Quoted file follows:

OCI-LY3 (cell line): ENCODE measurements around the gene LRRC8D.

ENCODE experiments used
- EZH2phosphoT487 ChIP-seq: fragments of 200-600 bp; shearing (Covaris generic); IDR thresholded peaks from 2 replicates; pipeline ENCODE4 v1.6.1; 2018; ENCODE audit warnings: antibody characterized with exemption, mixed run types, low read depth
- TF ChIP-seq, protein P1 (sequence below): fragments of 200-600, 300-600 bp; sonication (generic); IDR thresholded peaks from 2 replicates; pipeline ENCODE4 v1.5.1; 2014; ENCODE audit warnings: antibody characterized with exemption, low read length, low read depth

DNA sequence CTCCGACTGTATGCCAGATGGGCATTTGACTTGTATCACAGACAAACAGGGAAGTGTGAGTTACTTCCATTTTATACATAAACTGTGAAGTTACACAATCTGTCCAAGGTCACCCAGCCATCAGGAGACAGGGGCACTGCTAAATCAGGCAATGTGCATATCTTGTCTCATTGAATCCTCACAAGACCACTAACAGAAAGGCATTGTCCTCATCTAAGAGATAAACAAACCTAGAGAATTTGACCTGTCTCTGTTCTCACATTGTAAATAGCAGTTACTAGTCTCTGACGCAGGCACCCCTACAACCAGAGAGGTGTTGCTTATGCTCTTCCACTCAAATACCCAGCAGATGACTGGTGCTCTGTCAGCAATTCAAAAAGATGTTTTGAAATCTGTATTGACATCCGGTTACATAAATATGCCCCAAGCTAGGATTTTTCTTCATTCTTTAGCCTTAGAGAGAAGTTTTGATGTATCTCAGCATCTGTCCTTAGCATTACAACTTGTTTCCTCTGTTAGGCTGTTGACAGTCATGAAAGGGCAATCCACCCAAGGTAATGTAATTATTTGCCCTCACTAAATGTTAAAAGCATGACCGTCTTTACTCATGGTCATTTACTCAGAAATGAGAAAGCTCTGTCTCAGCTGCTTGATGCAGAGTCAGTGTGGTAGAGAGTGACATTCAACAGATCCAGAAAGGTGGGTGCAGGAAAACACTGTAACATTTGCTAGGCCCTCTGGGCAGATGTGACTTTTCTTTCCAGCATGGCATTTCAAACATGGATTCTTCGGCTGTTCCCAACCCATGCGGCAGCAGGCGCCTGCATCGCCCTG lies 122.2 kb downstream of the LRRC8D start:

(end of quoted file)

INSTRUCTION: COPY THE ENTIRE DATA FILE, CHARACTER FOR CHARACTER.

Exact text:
OCI-LY3 (cell line): ENCODE measurements around the gene LRRC8D.

ENCODE experiments used
- EZH2phosphoT487 ChIP-seq: fragments of 200-600 bp; shearing (Covaris generic); IDR thresholded peaks from 2 replicates; pipeline ENCODE4 v1.6.1; 2018; ENCODE audit warnings: antibody characterized with exemption, mixed run types, low read depth
- TF ChIP-seq, protein P1 (sequence below): fragments of 200-600, 300-600 bp; sonication (generic); IDR thresholded peaks from 2 replicates; pipeline ENCODE4 v1.5.1; 2014; ENCODE audit warnings: antibody characterized with exemption, low read length, low read depth

DNA sequence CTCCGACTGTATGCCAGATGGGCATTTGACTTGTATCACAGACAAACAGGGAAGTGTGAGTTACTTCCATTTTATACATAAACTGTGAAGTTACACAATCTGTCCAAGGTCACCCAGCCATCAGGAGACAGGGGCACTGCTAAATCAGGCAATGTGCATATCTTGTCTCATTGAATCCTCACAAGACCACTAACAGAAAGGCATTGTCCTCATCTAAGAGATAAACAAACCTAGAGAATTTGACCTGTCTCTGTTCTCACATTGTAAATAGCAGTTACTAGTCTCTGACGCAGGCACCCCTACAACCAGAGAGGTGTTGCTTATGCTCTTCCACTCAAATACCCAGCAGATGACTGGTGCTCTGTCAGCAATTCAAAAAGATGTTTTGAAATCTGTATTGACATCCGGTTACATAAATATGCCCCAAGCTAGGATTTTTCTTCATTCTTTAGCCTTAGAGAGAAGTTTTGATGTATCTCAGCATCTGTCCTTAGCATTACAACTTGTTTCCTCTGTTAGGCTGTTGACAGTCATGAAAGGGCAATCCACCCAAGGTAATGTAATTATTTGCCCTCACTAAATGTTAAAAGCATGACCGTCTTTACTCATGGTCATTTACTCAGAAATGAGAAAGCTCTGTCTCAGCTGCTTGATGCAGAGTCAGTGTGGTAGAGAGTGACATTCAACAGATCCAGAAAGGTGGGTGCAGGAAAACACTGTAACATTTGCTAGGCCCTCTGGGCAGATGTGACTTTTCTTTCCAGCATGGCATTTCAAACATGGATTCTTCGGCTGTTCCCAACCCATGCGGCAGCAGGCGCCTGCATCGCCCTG lies 122.2 kb downstream of the LRRC8D start: